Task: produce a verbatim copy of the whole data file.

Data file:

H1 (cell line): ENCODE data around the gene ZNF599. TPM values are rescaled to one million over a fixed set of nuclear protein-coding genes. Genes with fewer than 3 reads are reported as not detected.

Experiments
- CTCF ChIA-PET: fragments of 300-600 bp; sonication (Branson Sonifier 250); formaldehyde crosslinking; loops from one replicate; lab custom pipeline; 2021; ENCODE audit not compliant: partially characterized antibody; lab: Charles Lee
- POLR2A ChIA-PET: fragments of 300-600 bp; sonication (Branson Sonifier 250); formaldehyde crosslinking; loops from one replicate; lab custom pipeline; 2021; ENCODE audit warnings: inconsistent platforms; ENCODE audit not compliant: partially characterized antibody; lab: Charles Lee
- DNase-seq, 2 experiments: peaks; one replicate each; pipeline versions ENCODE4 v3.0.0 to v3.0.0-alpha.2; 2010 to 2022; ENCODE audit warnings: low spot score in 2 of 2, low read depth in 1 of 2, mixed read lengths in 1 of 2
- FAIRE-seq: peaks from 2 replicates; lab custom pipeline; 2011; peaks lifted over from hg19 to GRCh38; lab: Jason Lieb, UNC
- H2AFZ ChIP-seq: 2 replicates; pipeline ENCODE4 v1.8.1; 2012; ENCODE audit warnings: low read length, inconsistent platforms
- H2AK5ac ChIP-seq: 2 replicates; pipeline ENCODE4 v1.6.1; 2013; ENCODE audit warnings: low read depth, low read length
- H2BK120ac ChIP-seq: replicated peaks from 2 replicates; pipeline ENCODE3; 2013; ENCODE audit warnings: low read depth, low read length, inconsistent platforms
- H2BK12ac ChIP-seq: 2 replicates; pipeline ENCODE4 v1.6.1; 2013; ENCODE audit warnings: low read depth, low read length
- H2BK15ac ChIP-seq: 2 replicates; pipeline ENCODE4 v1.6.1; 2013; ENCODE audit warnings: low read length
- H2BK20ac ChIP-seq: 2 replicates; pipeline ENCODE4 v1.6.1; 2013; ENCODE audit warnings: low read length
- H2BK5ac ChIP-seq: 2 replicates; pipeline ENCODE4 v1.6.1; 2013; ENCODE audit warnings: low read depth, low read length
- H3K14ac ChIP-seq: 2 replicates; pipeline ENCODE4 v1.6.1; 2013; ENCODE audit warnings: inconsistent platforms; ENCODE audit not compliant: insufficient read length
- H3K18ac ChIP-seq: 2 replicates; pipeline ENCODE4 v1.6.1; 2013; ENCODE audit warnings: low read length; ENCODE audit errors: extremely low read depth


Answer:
H1 (cell line): ENCODE data around the gene ZNF599. TPM values are rescaled to one million over a fixed set of nuclear protein-coding genes. Genes with fewer than 3 reads are reported as not detected.

Experiments
- CTCF ChIA-PET: fragments of 300-600 bp; sonication (Branson Sonifier 250); formaldehyde crosslinking; loops from one replicate; lab custom pipeline; 2021; ENCODE audit not compliant: partially characterized antibody; lab: Charles Lee
- POLR2A ChIA-PET: fragments of 300-600 bp; sonication (Branson Sonifier 250); formaldehyde crosslinking; loops from one replicate; lab custom pipeline; 2021; ENCODE audit warnings: inconsistent platforms; ENCODE audit not compliant: partially characterized antibody; lab: Charles Lee
- DNase-seq, 2 experiments: peaks; one replicate each; pipeline versions ENCODE4 v3.0.0 to v3.0.0-alpha.2; 2010 to 2022; ENCODE audit warnings: low spot score in 2 of 2, low read depth in 1 of 2, mixed read lengths in 1 of 2
- FAIRE-seq: peaks from 2 replicates; lab custom pipeline; 2011; peaks lifted over from hg19 to GRCh38; lab: Jason Lieb, UNC
- H2AFZ ChIP-seq: 2 replicates; pipeline ENCODE4 v1.8.1; 2012; ENCODE audit warnings: low read length, inconsistent platforms
- H2AK5ac ChIP-seq: 2 replicates; pipeline ENCODE4 v1.6.1; 2013; ENCODE audit warnings: low read depth, low read length
- H2BK120ac ChIP-seq: replicated peaks from 2 replicates; pipeline ENCODE3; 2013; ENCODE audit warnings: low read depth, low read length, inconsistent platforms
- H2BK12ac ChIP-seq: 2 replicates; pipeline ENCODE4 v1.6.1; 2013; ENCODE audit warnings: low read depth, low read length
- H2BK15ac ChIP-seq: 2 replicates; pipeline ENCODE4 v1.6.1; 2013; ENCODE audit warnings: low read length
- H2BK20ac ChIP-seq: 2 replicates; pipeline ENCODE4 v1.6.1; 2013; ENCODE audit warnings: low read length
- H2BK5ac ChIP-seq: 2 replicates; pipeline ENCODE4 v1.6.1; 2013; ENCODE audit warnings: low read depth, low read length
- H3K14ac ChIP-seq: 2 replicates; pipeline ENCODE4 v1.6.1; 2013; ENCODE audit warnings: inconsistent platforms; ENCODE audit not compliant: insufficient read length
- H3K18ac ChIP-seq: 2 replicates; pipeline ENCODE4 v1.6.1; 2013; ENCODE audit warnings: low read length; ENCODE audit errors: extremely low read depth